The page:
Bookeen Cybook Odyssey e-book reader
The one with the animated E Ink screen
Amazon's brutal drive to bring down the price of e-book readers to 89 quid has made buying one of these gadgets easy. If you're disinterested in e-book DRM formats – they're all bad, IMHO – there's little reason not to opt for this cheapest-of-the-lot model.
I'd like to be able to say the Cybook Odyssey, from French e-reader pioneer Bookeen, changes that, but despite what seems at first to be an interesting innovation – animation on an e-ink screen – it doesn't.
Don't assume that that verdict means I'm dismissing the Odyssey as an inferior product, because it most definitely isn't. It's slightly bigger, thicker and heavier than the latest Kindle , but that brings you a more solid body with a metal back and a metal-look plastic face that give the Odyssey a higher quality feel.
The back panel is rimmed with a matte plastic border and so is the 6in E Ink Pearl display. Both strips give you a little extra grip when you're holding the reader one-handed.
My only gripe with the Odyssey's ergonomic design is the power key – a tiny, spring-loaded slider on the bottom edge that needs a fingernail to push it. Bad news for folk like me who bite theirs, ahem.
I was also turned off by the Odyssey's touchscreen and accelerometers, technologies taken from the tablet world. Here, I found it too easy to catch the screen with my thumb and trigger an unwanted page turn. The Odyssey has page turn keys; as someone who holds readers in one hand, I'm happy using those.
But the touchscreen is good for keying in Wi-Fi passwords, browser URLs and bookshop searches. It's much more efficient to use than the non-touch Kindle's cursor keys, though keying in text is still a slow process.
I'd have liked to be able to turn off the touchscreen for page turns, but you can't. You can turn off the accelerometer, implemented to detect device rotations and to reformat the contents of the screen accordingly. Except even with the darn thing disabled, the screen would still slowly switch sometimes.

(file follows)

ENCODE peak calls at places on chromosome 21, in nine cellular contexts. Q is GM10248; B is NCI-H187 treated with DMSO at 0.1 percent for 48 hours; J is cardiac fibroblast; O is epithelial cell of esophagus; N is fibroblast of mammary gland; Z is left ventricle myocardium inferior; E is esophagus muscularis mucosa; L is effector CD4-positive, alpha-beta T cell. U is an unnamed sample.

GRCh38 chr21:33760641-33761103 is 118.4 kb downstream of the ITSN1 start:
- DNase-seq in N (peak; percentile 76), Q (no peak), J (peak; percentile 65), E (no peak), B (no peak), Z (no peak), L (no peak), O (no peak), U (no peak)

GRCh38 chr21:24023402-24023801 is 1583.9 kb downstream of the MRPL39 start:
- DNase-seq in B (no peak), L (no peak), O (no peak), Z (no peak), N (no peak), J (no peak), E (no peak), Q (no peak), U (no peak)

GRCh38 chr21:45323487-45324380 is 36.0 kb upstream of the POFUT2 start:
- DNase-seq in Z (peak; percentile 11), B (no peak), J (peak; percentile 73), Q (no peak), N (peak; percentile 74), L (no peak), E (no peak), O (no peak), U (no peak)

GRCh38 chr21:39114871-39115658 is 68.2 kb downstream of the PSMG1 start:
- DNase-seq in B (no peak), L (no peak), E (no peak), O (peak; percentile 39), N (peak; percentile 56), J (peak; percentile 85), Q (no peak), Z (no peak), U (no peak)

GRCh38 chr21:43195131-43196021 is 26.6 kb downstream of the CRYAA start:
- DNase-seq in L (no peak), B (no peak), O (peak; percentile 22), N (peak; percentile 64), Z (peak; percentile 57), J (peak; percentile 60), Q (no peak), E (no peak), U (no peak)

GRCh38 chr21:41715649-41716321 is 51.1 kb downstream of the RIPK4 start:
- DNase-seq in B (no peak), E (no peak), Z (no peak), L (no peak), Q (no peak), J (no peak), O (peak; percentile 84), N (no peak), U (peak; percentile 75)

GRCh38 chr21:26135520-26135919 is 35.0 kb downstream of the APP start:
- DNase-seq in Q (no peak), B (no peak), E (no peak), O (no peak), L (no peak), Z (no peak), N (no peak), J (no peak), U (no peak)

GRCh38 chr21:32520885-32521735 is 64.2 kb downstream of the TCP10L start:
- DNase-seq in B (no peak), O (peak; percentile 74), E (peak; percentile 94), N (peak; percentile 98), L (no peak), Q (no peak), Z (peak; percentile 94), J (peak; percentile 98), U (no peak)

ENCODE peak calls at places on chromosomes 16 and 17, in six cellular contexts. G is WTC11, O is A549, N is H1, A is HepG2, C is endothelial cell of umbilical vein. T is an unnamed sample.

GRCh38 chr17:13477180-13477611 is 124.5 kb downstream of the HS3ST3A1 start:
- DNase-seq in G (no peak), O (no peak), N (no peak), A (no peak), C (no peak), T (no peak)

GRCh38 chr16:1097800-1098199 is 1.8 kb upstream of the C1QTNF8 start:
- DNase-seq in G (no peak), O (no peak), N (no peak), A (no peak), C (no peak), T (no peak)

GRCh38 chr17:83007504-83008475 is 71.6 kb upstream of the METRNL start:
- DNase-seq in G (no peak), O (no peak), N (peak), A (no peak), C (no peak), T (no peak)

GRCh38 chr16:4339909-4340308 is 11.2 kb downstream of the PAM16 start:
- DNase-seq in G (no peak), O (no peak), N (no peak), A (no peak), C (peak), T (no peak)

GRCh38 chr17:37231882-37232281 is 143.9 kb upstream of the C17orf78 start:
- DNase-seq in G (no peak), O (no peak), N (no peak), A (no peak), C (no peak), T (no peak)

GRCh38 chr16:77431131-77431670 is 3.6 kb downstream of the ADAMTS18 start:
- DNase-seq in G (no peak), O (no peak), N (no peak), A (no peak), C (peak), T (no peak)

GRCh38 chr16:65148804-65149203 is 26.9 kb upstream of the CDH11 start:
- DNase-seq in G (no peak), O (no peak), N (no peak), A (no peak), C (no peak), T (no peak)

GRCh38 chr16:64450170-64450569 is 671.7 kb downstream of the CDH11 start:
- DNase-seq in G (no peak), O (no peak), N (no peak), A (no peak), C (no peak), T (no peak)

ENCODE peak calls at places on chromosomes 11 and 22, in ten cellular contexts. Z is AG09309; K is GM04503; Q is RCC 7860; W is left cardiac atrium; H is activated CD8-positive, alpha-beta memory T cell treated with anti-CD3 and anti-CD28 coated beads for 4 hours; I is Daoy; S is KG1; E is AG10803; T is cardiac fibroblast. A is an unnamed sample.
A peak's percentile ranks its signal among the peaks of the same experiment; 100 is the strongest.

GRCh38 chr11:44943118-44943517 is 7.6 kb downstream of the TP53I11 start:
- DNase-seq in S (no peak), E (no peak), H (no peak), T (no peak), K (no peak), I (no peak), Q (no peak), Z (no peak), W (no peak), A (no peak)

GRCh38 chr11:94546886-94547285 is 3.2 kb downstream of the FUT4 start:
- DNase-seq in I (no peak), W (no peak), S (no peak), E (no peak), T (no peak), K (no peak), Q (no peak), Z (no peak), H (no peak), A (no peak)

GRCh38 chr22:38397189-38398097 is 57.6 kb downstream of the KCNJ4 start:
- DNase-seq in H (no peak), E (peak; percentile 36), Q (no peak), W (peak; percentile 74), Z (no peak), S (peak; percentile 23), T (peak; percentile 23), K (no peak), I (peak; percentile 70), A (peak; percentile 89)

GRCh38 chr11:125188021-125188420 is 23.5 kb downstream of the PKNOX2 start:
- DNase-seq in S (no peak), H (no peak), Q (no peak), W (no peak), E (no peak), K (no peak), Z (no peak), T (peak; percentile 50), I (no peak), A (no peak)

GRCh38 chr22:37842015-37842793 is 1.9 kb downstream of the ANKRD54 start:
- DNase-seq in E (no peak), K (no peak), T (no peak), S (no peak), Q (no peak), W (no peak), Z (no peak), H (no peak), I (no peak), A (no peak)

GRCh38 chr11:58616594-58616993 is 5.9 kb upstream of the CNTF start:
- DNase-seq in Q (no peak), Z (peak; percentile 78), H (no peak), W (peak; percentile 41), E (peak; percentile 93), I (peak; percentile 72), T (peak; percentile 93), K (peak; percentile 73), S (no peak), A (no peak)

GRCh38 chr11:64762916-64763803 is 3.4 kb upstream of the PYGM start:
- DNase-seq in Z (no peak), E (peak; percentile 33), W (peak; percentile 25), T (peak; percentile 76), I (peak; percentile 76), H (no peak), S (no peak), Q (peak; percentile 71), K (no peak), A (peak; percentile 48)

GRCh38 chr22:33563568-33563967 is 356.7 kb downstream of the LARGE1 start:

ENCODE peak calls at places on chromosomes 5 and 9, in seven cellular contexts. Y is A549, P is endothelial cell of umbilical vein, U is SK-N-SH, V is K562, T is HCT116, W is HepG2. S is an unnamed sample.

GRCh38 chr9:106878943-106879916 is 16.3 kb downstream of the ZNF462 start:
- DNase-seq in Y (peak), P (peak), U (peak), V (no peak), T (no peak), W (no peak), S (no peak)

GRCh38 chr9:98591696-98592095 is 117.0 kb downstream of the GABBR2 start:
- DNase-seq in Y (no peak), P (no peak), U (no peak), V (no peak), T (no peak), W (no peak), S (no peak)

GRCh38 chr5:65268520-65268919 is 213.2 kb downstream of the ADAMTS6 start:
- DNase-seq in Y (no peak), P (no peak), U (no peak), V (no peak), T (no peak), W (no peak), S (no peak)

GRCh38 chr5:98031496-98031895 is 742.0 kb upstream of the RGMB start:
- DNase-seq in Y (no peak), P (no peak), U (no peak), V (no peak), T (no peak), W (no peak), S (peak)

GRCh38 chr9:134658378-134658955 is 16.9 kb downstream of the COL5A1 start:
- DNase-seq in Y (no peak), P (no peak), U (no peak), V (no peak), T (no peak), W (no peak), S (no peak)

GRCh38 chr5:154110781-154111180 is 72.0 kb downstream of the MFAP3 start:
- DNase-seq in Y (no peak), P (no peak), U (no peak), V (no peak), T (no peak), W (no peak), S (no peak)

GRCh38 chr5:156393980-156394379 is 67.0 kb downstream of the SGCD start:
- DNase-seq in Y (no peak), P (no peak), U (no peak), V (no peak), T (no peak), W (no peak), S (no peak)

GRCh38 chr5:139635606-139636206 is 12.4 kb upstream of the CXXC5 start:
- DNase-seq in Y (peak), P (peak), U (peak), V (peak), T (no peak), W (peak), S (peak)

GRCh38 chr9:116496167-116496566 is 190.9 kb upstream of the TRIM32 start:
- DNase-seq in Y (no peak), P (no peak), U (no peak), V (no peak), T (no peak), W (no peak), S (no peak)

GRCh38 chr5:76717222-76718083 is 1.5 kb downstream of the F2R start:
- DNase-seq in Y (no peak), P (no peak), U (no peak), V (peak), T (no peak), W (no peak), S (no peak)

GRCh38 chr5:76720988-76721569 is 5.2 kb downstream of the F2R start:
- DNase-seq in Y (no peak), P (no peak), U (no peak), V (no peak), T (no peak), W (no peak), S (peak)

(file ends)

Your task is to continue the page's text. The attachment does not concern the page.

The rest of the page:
Touch too much
The reason: there's also a rotate gesture detectable by the touchscreen, and it's easy to catch the panel in such a way that it thinks you want it to pivot the screen even when you don't. Or maybe it's just a bug, like the way an opened book sometimes displays in bold text, even though it's not set to do so.
Another touchscreen gesture is drag-to-scroll, which comes into play with the Odyssey's Settings and other menus. This is the reader's key innovation: an e-ink screen that can do animation.
Bookeen has got E Ink Pearl screens to do animation
Yes, it's a regular Pearl panel, but Bookeen boffinry allows it to update often enough to permit low-framerate animation. But that's all – don't expect to watch video on it, even if you didn't mind viewing monochrome content.
That means Bookeen has to reserve the tech for said menus, which slide after a second's lag from the moment you touch the screen; for a zooming book cover that appears every time you open a book; and for an intro graphic when you power the reader up.
Hats off to Bookeen for getting this to work, but it's a gimmick. It doesn't improve the user experience. If anything, it gets in the way.
The Odyssey's main menu (left) and its browser in action (right)
Otherwise, the Odyssey is a very decent ePub-oriented e-book reader. It's compact and pocketable, comfortable to hold, and supports as broad an array of formats as any device can until Apple and Amazon both let other gadgets work with their DRM code.
The Odyssey's UI is attractive, though I'd like different media types to have separate sections – or at least the option to do so – and to have a basic list view of the content loaded on the device. Its web browser is serviceable, but lacks both Flash and HTML 5 support.
Ignore the Cybook Odyssey's unneeded animation ability and you're still left with a decent e-book reader. Its 2GB of storage is sufficient for the library of anyone who isn't a compulsive file-hoarder, and if you are, there's a Micro SD slot to add 32GB. I found myself turning against the touchscreen, but I know a lot of e-book buffs like this feature so it's good to see here.
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